The revolver operates in both the single-action and double-action mode, so naturally I tested both. In single-action, the revolver shot Umarex Precision steel BBs at an average 394 f.p.s. The low was 381 f.p.s., and the high was 421 f.p.s.; so the spread was 40 f.p.s. I allowed about 10 seconds between each shot to offset the cooling effect of the CO2 gas.

In the double-action mode, the revolver averaged 400 f.p.s., with a low of 380 f.p.s. and a high of 410 f.p.s. The spread was 10 f.p.s. less, and the average was 6 f.p.s. faster, indicating the gun is more effective in the double-action mode.

Trigger-pull
Unfortunately for Umarex, the Colt Python is legendary for the smoothness and lightness of its action. Each one was tuned by human hands before leaving the factory, and there’s no way this CO2 revolver can equal that. You may liken it to a paint-by-numbers copy of the Mona Lisa — you can’t get there from here.

For an air pistol, however, the trigger-pull in single-action (when the hammer is manually cocked before the trigger is pulled) is crisp. It breaks at 5 lbs., 4 oz. In the double-action mode (just pull the trigger to fire the gun each time), it breaks at 9 lbs., 4 oz. which is very light for a revolver. As I mentioned in Part 1, the trigger does not stack (increase in pull pressure sharply near the end of the pull) like a real Colt trigger.

Shot count
Shooting indoors in a climate-controlled environment at 70˚F, I got 70 good shots from one CO2 cartridge before the velocity began to drop off dangerously. The final shot registered 287 f.p.s. through the chronograph, which is a good place to stop before you jam any BBs in the barrel.

Evaluation
The Colt Python BB pistol is something several people have asked for over the years. It’s as nice as the S&W 586 pellet revolver, in many respects, but sells at less than half the price. The trigger is nice, and the way the cartridges load is realistic. The revolver hangs in the hand nicely. If there’s any benefit from not imitating the Python exactly, it has to be that the air pistol’s 38-oz. weight is lighter than the firearm’s 43.5 oz. in the same barrel length. That’s what you get when metals other than steel are used.

Accuracy testing comes next, and I see those adjustable sights give me the ability to really zero this handgun. Let’s hope they mean it!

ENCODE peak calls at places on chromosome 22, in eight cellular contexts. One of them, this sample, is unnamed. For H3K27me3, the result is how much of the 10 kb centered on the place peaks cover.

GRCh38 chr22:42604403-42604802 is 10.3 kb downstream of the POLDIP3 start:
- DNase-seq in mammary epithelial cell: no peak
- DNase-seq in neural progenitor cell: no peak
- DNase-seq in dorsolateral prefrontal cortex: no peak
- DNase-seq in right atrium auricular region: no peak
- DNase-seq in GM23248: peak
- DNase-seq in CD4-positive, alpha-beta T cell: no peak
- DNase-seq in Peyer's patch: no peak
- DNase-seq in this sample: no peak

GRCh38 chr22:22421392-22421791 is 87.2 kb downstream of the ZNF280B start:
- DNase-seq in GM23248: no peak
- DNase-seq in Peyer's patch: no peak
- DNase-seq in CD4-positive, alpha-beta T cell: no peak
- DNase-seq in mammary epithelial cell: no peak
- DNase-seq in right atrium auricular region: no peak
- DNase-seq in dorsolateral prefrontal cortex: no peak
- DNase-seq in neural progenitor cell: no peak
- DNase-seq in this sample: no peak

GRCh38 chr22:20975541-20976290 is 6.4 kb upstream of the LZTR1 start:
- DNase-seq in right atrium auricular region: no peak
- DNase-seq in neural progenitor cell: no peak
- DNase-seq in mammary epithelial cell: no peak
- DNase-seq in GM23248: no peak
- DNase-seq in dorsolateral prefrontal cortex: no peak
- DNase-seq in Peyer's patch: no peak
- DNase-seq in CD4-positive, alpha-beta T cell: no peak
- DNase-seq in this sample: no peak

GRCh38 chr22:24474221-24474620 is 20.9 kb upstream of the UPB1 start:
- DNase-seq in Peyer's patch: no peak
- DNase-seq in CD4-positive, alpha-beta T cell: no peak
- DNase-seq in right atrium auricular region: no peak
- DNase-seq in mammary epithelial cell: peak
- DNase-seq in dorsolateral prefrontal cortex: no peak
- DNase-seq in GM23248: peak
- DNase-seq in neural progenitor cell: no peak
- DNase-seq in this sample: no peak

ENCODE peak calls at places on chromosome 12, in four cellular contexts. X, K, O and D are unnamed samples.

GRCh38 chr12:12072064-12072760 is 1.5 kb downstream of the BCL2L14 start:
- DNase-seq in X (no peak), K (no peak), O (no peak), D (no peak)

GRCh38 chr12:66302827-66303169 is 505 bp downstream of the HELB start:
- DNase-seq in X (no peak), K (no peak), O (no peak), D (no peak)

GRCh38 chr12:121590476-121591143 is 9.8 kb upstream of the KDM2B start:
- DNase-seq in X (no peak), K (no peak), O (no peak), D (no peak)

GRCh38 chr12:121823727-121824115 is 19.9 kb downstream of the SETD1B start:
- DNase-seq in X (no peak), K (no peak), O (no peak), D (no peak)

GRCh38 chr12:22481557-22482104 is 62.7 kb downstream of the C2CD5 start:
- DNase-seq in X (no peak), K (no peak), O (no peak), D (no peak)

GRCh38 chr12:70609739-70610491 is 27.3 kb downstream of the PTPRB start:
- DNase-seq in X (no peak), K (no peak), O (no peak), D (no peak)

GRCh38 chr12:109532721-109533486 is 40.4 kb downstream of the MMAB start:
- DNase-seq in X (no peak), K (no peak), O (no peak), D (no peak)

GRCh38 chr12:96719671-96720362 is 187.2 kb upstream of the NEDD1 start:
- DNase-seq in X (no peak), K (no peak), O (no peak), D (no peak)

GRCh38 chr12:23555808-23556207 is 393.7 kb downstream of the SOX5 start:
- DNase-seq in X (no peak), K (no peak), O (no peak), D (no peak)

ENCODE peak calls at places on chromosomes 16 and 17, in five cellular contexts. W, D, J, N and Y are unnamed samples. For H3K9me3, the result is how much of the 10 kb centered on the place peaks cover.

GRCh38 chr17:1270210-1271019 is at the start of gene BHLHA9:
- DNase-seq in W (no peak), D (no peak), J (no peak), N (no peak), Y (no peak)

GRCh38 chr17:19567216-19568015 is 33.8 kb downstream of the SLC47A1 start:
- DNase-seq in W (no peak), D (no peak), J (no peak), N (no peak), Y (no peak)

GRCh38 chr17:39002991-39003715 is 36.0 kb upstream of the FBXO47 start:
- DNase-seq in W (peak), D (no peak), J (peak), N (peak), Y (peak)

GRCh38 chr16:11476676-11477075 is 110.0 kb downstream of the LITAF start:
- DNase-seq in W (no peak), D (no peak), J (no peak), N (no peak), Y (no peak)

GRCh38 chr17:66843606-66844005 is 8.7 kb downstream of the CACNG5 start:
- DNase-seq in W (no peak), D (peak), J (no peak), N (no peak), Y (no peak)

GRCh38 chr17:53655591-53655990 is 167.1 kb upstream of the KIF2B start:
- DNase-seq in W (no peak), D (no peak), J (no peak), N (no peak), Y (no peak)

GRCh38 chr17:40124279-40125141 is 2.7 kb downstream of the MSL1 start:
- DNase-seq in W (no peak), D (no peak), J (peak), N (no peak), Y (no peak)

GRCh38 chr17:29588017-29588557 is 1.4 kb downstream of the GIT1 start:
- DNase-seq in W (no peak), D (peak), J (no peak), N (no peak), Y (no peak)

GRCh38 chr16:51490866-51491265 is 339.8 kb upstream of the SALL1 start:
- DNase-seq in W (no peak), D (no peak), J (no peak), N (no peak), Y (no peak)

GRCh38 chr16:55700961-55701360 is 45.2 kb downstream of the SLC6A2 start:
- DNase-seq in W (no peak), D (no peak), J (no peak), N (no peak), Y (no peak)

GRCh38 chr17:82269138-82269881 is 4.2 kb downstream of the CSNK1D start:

The Colt Python BB revolver: Part 1

by Tom Gaylord, a.k.a. B.B. Pelletier

Friends, I am so jammed up with work that it isn’t funny. I’ve never been so busy in my life. I’m trying to do everything for everybody, and it’s pulling me in all directions.

I’m not telling you this for sympathy. I’m telling you so you’ll understand the next set of notes.

There’s going to be an airgun show here in Texas on September 6. It will be about 20 miles outside Ft. Worth at a gun club that has asked me to put on an airgun show for them. Their members all own airguns and want a place to sell them. I believe both airguns and firearms will be permitted at this show, which will be a first for any airgun show.

This s a private club that runs 6 gun shows a year, but they have no concept of what an airgun show will be like. I do. They’ll pull in visitors and dealers from thousands of miles away, instead of a 50-mile radius. I already have several commitments.

Pyramyd Air will sponsor the show. Jim Chapman has said he’ll come and be on the big bore range along with Eric Henderson. That’s the two most prominent big bore airgun hunters in the world at the same place and time demonstrating big bores to all who want to learn. Big bore maker Dennis Quackenbush will also have a table at this show. And, no, I don’t know what he will have for sale.

AirForce Airguns said they will have a table, and the “American Airgunner” TV show has said they’ll film the show.

I’ll try to pull in as many major airgun dealers as possible from around the country. But here’s the deal. These guys (the people running the show) have no concept of how big this could get. They haven’t met with me yet to give me names of contacts, table fees, etc. Until I know that, nothing is decided. I’ll keep you informed. Please don’t ask until I tell you — right now, you now know as much as I do.

I’m traveling next week to attend the “Flag City Toys That Shoot” airgun show in Findlay, Ohio. I’ll also stop by Pyramyd Air to return some guns I’ve tested over the past year. I have one other stop to make on the East Coast. That will keep me on the road for over a week, and I need blog reports that I can write quickly without resorting to test results.

What I need are topics I can write while I’m on the road. I have such topics — the choking of a barrel, more on airsoft tuning, safety of CO2 guns, etc. I’m saving those reports for the road. I also have one guest blog from reader RifledDNA that I’m saving for that time.

That’s a quick update on my life and what’s happening. Now, let’s get on with today’s report.

Colt Python
The Colt Python from Umarex is a realistic-looking BB revolver.

Umarex is bringing a realistic Colt Python to market. It’s a BB gun (shoots steel BBs, not plastic 6mm airsoft BBs) that uses realistic-looking shells to hold each of the 6 BBs it fires. When you load it, it loads with cartridges, just like a normal .357 Magnum Python.

When I saw this revolver at the 2014 SHOT Show, I told Justin Biddle, the Umarex USA marketing director, they’re going to sell a boatload of these. I remember the wide acceptance of the Dan Wesson BB revolver when I tested it. This Python is the same thing. It looks real, feels real and customers are going to reward the effort by buying it. I just hope it turns out to be as accurate as the Dan Wesson!

When I opened the box, it revealed all that comes with the revolver, plus an undisclosed but entirely realistic bit of future information. As you can see in the picture below, the revolver comes with a speedloader and 6 (count ‘em) shells that hold one BB each. An astute observer will also note the styrofoam in the box is cut for 4-inch and 2.75-inch barrels, so I think that’s the plan. This revolver that I’m testing has a 6-inch tube.